A warm welcome for a Syrian refugee family in Canada

Sponsorship made it possible for the Syrian family of four to resettle in a safe place where they can educate their children, work and become part of a community. Photo: ELCIC Communications
Sponsorship made it possible for the Syrian family of four to resettle in a safe place where they can educate their children, work and become part of a community. Photo: ELCIC Communications

Commemorating the Reformation by sponsoring refugees

In a first of its kind, staff from the three Lutheran bodies in Canada have jointly welcomed a Syrian refugee family to Canada marking the beginning of a year-long commitment.

The reception of the family of four at the Winnipeg International Airport on 23 February is part of a pledge by the Evangelical Lutheran Church in Canada (ELCIC), Lutheran Church-Canada (LCC) and Canadian Lutheran World Relief (CLWR) to support a refugee family for a year using staff-pooled resources.

The unique initiative was sparked by CLWR, the humanitarian relief and development agency of the LCC and The Lutheran World Federation (LWF) member church ELCIC.

Canadian Lutheran World Relief global support to refugees includes partnership with the LWF in Jordan where more than 600,000 Syrians are hosted. Around 79,000 live at the Za’atri camp near the capital Amman, and in host communities where LWF offers psychosocial support. Outside the camp, LWF assists urban refugees with food vouchers, housing and rehabilitation of schools.

The newly arrived family includes two boys under the age of nine. The parents, both in their early 30s, worked as English teachers in Syria. They fled to Jordan after the Syrian conflict began and were living in Amman before being connected to CLWR.

Sponsoring 500 refugees to commemorate the Reformation

“Last summer our church adopted a policy on welcoming the stranger. It is so wonderful to put that policy into action,” said Evangelical Lutheran Church in Canada National Bishop Susan C. Johnson, who is also LWF Vice-President for North America.

“As a church we have also committed ourselves to sponsoring 500 refugees in commemoration of the 500th anniversary of the Lutheran Reformation. I'm delighted that myself and my colleagues at the National Office will get to participate in this commitment in a hands-on way.”

Inspired to sponsor

With just a few days’ notice of the family’s arrival, the organizations scrambled over the weekend to make final arrangements for an apartment, furniture and household items, a phone and groceries to last for the first few days. Arrangements quickly fell into place thanks to the eyperience of the Canadian Lutheran World Relief in this area. Its “Sponsorship Agreement Holder” with the Canadian government since the 1970s has been facilitating refugee sponsorships for groups of private Canadians.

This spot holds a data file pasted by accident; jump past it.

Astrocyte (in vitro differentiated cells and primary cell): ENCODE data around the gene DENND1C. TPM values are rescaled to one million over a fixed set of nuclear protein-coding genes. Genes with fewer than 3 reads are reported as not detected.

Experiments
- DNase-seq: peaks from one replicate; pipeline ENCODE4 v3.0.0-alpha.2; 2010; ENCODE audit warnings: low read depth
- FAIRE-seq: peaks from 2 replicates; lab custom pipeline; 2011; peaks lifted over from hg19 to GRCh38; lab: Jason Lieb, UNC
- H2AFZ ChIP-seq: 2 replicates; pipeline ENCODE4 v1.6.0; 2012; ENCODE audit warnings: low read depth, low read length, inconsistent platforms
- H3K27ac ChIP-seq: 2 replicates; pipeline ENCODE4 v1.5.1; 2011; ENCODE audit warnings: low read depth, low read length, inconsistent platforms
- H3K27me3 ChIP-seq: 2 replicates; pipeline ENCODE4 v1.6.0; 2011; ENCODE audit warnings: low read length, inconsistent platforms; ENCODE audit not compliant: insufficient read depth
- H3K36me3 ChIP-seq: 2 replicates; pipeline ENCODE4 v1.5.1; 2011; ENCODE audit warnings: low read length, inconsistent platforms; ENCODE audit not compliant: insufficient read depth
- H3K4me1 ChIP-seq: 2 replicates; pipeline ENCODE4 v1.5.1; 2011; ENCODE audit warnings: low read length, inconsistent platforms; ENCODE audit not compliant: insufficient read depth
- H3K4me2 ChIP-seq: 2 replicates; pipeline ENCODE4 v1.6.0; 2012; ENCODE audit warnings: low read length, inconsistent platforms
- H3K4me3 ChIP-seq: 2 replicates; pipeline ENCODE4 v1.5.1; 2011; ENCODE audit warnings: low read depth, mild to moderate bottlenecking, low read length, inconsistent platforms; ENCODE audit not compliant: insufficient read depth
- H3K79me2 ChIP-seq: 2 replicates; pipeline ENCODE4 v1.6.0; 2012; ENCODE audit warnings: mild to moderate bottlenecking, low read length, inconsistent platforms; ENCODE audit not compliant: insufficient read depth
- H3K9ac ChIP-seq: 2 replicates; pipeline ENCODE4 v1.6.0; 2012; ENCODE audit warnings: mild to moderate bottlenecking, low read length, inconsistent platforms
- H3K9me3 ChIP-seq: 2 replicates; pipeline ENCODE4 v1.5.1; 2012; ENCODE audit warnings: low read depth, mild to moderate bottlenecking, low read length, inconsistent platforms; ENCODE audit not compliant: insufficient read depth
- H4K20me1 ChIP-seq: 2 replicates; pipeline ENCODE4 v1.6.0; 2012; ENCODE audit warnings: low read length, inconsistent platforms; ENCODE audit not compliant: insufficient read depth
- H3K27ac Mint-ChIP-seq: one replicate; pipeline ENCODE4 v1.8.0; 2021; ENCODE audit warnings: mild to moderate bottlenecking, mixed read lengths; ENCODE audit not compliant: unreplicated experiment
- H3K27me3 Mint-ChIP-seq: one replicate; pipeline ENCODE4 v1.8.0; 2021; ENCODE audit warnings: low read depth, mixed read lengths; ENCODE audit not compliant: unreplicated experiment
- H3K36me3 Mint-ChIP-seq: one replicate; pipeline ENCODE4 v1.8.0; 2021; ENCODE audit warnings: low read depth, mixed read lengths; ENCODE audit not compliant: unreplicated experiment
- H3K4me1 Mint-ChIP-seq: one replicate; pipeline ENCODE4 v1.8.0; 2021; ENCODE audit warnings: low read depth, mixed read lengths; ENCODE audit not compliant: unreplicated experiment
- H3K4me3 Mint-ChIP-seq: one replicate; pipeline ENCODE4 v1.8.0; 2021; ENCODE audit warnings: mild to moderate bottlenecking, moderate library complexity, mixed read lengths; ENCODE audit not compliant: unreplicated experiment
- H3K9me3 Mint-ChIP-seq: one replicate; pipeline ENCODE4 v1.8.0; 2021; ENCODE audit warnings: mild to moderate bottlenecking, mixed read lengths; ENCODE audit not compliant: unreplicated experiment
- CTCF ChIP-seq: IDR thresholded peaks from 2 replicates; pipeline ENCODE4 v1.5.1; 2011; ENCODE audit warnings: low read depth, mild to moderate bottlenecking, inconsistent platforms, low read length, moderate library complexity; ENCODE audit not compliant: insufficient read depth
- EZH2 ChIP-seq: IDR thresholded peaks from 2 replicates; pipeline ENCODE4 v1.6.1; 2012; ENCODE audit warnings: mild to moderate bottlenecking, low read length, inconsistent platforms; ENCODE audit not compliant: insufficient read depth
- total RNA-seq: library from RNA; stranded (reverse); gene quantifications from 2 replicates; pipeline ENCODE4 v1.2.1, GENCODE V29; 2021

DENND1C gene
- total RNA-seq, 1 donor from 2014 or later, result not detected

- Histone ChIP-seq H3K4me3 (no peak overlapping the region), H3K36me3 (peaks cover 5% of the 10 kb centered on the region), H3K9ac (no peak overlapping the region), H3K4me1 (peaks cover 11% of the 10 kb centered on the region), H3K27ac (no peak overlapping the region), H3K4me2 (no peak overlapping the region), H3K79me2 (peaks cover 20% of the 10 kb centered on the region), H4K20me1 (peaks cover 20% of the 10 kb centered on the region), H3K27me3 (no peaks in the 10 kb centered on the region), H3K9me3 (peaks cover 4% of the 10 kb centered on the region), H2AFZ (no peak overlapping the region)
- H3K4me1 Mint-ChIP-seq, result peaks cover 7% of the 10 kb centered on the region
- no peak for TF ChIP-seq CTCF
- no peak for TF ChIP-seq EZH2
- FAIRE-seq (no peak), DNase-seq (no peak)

Last summer our church adopted a policy on welcoming the stranger. It is so wonderful to put that policy into action.

ELCIC National Bishop Susan C. Johnson

“My colleagues and I felt it was time to walk the walk and become sponsors ourselves,” Canadian Lutheran World Relief executive director Robert Granke noted. “I have visited Jordan and met Syrian mothers and fathers who are desperate to resettle in a safe place where they can work, educate their children and become part of a community. We knew we could support a family in this way."

Last November, Canadian Lutheran World Relief staff began collecting pledges to sponsor one person. Canadian Lutheran World Relief extended the invitation to the two churches to join the initiative, making it possible to bring an entire family to Canada.

Granke adds, “The staff teams of CLWR, ELCIC and LCC are excited about a direct engagement with the refugee sponsorship process. Collectively we are learning, serving and setting an example that other agencies and groups could emulate. I would encourage others, including those within the LWF network, to consider refugee sponsorship.”

He encourages others, including those active in the LWF network, to sponsor refugees in a similar way.

Following the recent wave of refugees and migrants fleeing conflict in Syria and other countries for safety in Europe, the LWF communion churches and their partners have assisted refugees in Hungary, Germany, Sweden and Finland. In 2015 alone, the LWF cared for more than 1.7 million refugees and 700,000 internally displaced people across the world.

 

From a contribution by Trina Gallop

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